Graduate programs in college student affairs/higher education need a course that focuses on technology. My graduate program thoroughly covers student development theories, foundations, practical experience, helping skills, campus ecology, interventions, assessment, and more. We have not extensively discussed serving online students or technology skills that student affairs professionals need to be successful now and in the future.
The above info-graphic is my proposal for a five-week course on technology in student affairs. The course syllabus was prepared for a master’s level course (although the content is relevant for all graduate students and current professionals). This semester’s technology and/or social media assignment for our campus ecology class challenged my cohort to move outside of their comfort zone and try something new. Student affairs professionals need to constantly improve skills and comfort level with technology to effectively serve students.
One challenge for designing a course on technology is choosing the topics. Technology in higher education is a very broad topic and can cover many different skills or tools. It was difficult to choose the five topics and decide relevant readings for each week. I used personal communication (including emails and Twitter) as well as blog posts and journal articles to determine the course content.
Technology in higher education, a history: graduate programs, IT history, student affairs historical connection with technology
Technology and today’s student: student technology use, digital identity development, student development theory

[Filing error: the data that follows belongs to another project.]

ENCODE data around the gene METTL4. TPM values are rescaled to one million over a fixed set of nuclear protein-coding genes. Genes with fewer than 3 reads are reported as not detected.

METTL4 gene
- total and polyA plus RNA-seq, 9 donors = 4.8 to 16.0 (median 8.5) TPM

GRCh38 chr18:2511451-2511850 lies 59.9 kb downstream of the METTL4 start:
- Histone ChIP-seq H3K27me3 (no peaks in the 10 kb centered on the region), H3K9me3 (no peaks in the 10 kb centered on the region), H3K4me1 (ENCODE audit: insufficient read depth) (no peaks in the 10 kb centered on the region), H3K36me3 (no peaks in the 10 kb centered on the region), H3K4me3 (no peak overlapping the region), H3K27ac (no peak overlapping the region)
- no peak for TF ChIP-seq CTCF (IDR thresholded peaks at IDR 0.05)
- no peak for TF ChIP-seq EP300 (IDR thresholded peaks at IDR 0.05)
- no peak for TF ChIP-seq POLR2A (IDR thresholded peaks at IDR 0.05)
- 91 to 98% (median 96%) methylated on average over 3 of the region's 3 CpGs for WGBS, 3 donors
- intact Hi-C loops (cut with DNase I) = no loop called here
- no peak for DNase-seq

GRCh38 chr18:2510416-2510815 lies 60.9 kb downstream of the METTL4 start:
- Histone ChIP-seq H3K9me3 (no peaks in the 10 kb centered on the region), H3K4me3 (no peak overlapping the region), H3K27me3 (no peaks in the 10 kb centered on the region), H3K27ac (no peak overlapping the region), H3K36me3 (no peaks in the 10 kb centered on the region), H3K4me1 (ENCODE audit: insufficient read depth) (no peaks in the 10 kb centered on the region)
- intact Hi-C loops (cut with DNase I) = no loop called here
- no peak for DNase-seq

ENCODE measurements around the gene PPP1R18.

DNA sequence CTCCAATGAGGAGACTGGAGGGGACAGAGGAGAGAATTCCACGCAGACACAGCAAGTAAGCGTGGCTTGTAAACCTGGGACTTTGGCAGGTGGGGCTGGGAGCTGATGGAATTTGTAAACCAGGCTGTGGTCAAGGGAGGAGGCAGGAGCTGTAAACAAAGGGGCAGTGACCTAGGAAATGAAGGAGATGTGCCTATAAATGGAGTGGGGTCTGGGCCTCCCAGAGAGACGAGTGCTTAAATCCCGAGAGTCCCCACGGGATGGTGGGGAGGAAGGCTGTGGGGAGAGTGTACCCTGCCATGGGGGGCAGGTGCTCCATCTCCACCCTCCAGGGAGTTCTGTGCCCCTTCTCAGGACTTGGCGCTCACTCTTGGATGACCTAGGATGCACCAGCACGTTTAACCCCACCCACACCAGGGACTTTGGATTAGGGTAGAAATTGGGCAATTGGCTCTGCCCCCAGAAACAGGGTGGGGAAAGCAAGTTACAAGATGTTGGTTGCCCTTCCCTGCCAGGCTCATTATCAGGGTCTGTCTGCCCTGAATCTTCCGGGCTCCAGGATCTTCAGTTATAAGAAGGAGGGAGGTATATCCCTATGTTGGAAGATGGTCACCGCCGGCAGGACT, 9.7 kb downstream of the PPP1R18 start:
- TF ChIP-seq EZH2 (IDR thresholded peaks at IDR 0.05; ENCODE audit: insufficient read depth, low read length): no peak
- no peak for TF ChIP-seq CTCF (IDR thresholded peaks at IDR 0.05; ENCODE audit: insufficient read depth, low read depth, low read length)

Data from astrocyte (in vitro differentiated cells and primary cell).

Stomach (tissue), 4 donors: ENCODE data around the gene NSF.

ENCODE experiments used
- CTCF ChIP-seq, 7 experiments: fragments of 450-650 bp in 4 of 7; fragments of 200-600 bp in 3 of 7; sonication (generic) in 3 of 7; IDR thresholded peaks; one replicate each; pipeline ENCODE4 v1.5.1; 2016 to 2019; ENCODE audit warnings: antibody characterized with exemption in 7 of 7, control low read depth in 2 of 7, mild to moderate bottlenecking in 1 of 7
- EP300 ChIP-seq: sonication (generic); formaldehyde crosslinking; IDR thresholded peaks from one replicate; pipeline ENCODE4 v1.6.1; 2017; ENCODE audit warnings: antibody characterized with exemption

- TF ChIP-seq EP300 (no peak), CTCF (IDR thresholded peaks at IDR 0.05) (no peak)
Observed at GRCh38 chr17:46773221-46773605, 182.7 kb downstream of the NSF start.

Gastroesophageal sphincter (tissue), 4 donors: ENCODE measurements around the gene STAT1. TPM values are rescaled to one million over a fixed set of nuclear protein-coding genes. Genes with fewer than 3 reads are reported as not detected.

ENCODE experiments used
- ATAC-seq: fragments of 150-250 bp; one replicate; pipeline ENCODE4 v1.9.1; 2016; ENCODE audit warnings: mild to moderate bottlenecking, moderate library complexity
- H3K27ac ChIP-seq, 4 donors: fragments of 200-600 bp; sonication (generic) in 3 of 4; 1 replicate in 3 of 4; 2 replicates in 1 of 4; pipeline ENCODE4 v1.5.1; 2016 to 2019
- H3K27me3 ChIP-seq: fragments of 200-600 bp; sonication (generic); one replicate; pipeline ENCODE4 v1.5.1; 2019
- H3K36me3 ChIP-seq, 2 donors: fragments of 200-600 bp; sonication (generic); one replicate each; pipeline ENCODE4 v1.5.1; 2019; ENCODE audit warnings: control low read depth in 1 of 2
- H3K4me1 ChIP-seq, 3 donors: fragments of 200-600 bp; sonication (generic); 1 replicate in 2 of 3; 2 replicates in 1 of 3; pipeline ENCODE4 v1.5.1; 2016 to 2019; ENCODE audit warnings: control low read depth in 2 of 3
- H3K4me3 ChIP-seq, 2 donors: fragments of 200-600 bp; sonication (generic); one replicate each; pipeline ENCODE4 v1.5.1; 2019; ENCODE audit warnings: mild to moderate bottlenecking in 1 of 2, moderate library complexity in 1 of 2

Student affairs and communications/marketing: professional online presence, social media platforms, blogs, websites
Technology fluency: technophobia and a review of tools such as hardware, software, learning management systems, content management systems, student information systems, recruitment platforms, payment processing systems, online learning, assessment tools, etc.
Technology in administration: ethics, legal issues, confidentiality, and future of profession.
Although there are two New Directions for Student Services texts on technology and student affairs, I did not assign a book to accompany this course. I am not sure how a traditional book option would support a course on technology in student affairs. The tools and resources change rapidly, therefore it needs to be an electronic resource , or maybe a traditional book and companion blog.
To continue the process of life-long learning in relation to technology: Follow and read blog posts from the six leaders on the info-graphic; they are individuals that graduate students and administrators can learn from while trying to increase their comfort and skills with technology and social media.
I hope that a course similar to this proposal will be offered to future graduate students at UGA. What would you change or add to this course on technology in student affairs? Post in the comments or connect with me on Twitter and let’s continue the conversation!
References for this post:
EAC595C: Technology in student affairs (Leslie Dare)
ECAR study of undergraduate students and information technology
Do we need a technology in student affairs book (Eric Stoller)
Student affairs graduate programs and technology (Eric Stoller)
Student affairs technology: To boldly go (Eric Stoller)
A course on technology in student affairs (Joe Sabado)
Leslie Dare Google Site